Wouldn't Dip Into Apache Just Yet

 | Mar 30, 2013 | 4:00 PM EDT  | Comments
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Stock quotes in this article:

apa

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apc

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eog

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cop

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cvx

An Apache (APA) board member has bought a swath of shares recently, so let's take a closer look. As a reminder, insider buying tends to correlate with outperformance, according to studies -- and this makes financial sense, since it's likely only high confidence in a stock would trigger an exec to expose themselves further to the company-specific risk. In his case, executive Randolph Ferlic picked up 10,000 shares of Apache through his IRA last week at an average price of $74.48. In early March, another insider was buying as well, making this a consensus insider purchase within a short time period -- a particularly bullish signal.

Oil-and-gas name Apache has $30 billion market in market capitalization, though it's more concentrated on oil than many other energy companies, to the tune of nearly 80% of its revenue last year. The company's total top line grew just 1% in 2012, and all the while operational expenses mushroomed -- and, even if we subtract out some abnormally high depreciation costs, pretax income sank 17%. As for valuation, the stock currently trades at 16x trailing earnings, though its forward price-to-earnings ratio is 8x. Wall Street analysts believe the causes of Apache's high costs will dissipate over the next several years, and that considerable earnings growth will result.

Our database of hedge fund disclosures, or 13F filings with the SEC, reveals that Ken Griffin's Citadel Investment Group padded its Apache holdings to a total of 2.6 million shares in the fourth quarter. Eagle Capital Management, managed by Boykin Curry, was also buying: That fund upped its stake by 34% and closed December with 4.6 million shares in its portfolio.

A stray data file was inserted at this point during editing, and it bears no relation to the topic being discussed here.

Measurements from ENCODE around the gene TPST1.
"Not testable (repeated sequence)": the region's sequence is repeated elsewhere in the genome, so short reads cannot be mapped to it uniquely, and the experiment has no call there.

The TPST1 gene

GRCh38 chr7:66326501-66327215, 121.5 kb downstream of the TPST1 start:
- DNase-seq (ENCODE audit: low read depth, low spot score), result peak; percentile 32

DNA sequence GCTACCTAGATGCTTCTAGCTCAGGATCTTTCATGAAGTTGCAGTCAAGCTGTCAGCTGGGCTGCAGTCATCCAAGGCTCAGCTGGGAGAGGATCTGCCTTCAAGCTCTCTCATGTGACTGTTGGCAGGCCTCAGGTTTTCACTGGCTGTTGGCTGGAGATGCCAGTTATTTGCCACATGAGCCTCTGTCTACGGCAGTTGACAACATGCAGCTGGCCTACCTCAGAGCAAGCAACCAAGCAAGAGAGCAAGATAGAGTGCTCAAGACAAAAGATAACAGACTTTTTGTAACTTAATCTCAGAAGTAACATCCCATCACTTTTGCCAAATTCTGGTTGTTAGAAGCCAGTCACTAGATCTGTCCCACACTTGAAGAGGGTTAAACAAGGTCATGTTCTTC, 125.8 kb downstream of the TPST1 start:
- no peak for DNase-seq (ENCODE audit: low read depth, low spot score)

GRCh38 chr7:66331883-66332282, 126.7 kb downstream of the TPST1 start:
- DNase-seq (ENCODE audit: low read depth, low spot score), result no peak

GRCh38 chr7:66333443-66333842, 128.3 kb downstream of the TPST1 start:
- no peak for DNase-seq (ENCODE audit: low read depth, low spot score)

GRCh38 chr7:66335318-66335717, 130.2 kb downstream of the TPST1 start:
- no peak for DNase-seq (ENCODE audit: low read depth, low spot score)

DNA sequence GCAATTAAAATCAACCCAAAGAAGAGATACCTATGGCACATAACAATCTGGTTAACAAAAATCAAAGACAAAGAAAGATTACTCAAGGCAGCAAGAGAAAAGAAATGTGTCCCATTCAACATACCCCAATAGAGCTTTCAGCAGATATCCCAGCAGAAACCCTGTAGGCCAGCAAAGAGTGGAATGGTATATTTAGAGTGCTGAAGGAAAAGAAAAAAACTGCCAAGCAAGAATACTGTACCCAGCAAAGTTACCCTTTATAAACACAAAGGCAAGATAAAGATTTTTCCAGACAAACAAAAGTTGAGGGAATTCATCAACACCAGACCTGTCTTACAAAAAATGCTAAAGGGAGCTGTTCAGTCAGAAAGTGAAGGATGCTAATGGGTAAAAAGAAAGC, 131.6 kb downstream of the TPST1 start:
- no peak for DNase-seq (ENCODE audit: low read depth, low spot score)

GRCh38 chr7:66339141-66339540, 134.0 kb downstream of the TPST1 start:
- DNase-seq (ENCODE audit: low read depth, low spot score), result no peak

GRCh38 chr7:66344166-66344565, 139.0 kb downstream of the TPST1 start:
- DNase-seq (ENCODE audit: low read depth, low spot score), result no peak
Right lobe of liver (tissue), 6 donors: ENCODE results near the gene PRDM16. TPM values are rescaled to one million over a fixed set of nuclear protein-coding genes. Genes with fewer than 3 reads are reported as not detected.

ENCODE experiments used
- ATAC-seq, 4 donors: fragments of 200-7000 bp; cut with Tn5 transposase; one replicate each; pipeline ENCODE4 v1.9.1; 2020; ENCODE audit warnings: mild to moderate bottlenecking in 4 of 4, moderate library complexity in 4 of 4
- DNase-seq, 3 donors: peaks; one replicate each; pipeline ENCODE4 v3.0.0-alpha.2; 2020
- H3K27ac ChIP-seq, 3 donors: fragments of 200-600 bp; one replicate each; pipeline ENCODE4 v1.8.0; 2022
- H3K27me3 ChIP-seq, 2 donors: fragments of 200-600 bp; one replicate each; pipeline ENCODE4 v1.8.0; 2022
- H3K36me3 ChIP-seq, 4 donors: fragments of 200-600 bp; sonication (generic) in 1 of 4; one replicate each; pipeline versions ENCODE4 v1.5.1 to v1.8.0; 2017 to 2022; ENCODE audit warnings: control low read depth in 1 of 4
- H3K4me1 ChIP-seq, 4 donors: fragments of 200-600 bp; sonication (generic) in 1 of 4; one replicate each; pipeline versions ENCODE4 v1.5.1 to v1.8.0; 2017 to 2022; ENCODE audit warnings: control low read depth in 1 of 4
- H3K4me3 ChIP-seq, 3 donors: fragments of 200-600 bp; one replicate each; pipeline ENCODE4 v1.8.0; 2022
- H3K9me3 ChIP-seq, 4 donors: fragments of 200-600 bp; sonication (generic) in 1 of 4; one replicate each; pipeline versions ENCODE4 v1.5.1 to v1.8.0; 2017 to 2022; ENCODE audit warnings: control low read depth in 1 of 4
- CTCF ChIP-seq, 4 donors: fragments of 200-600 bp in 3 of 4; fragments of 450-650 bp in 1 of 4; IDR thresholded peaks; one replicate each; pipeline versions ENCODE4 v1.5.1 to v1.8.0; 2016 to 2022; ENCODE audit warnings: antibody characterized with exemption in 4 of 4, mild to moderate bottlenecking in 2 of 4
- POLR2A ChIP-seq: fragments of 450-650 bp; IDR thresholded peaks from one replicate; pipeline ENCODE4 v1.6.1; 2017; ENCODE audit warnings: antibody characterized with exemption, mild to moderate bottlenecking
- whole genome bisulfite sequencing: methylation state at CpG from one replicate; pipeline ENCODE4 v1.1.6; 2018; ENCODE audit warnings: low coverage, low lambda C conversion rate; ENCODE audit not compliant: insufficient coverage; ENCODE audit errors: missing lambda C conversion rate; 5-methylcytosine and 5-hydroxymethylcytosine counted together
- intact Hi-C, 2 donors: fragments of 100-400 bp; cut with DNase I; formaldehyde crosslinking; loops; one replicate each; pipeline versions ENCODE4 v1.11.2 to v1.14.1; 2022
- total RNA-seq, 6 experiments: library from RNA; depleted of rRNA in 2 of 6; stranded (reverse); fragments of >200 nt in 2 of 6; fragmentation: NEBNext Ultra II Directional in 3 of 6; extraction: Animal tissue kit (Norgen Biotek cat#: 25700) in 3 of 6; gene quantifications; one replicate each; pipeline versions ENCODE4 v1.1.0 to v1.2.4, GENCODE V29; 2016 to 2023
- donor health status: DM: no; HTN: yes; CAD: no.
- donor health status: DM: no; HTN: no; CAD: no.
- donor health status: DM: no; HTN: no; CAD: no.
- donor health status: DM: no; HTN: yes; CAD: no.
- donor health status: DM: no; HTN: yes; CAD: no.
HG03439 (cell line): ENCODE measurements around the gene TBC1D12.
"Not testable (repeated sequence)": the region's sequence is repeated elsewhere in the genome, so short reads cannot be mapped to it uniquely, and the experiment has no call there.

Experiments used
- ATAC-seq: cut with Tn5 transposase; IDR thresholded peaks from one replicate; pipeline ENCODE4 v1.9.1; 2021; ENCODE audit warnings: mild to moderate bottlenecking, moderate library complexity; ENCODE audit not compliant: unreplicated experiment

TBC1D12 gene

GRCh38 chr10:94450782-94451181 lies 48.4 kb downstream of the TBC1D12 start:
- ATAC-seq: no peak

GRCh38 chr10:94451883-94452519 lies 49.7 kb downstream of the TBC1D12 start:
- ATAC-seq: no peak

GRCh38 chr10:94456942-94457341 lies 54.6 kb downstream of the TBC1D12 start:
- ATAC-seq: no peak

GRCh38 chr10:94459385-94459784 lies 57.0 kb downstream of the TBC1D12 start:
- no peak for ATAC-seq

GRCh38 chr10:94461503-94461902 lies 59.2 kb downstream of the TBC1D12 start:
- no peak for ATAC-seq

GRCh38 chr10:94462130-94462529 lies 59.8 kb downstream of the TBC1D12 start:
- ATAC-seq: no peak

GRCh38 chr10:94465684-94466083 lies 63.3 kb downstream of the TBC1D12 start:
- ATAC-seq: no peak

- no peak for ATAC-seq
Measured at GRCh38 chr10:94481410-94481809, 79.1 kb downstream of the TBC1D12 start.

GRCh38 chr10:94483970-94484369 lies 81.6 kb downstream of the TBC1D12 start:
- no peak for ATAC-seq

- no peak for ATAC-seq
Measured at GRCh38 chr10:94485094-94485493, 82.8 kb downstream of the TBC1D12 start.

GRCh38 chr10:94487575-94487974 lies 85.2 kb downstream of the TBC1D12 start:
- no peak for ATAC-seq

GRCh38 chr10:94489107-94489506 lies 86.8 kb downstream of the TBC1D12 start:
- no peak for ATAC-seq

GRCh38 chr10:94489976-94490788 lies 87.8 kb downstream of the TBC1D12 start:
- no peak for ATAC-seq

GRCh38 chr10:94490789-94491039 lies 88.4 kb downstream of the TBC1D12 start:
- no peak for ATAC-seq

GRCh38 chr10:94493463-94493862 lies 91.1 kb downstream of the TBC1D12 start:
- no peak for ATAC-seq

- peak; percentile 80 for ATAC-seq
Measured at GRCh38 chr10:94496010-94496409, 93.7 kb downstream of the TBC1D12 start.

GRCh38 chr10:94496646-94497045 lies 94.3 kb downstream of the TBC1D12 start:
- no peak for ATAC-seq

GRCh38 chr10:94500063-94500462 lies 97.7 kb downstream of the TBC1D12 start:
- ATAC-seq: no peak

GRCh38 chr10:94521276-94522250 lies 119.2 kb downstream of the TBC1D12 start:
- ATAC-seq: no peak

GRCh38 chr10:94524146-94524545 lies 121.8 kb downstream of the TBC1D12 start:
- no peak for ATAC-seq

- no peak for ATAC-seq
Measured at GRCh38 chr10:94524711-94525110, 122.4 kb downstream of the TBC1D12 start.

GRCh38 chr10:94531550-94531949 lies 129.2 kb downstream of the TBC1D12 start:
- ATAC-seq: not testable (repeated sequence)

If we want to stack Apache against its peer group, we could pull numbers from Anadarko Petroleum (APC), EOG Resources (EOG), ConocoPhillips (COP) and Chevron (CVX). The first two trade at 16x to 17x forward earnings estimates, putting them at a premium to the Conoco, Chevon and Apache. In Anadarko's case, this is because the sell side expects essentially flat business -- which would actually represent an improvement over recent conditions, as revenue declined by 10% year over year in the last quarter. With EOG, this forward P/E ratio is due to the company's high earnings growth, with quite a lofty trailing-earnings multiple. EOG has been reporting rising sales, but we would be cautious here, given how much growth is already priced in.

ConocoPhillips and Chevron, large oil majors, have somewhat lower expectations in the eyes of the market: Each posts a trailing and forward P/E ratios of 9x and 10x, respectively, in line with the valuations of other large oil companies. Revenue has been fairly flat at these two, but they seem like better starting places for further research, considering the discount at which the shares are trading.

In all, given the current pricing of Apache stock, it might be better to wait for this particular company to stabilize its business and begin to see some earnings growth. Chevron, ConocoPhillips and other oil majors tend to sport considerably less expensive shares in terms of valuation. So, even with the inherent commodity risk -- which should, of course, also be a factor for potential Apache investors -- we think these stocks look like better buys.

-- Written by Matt Doiron

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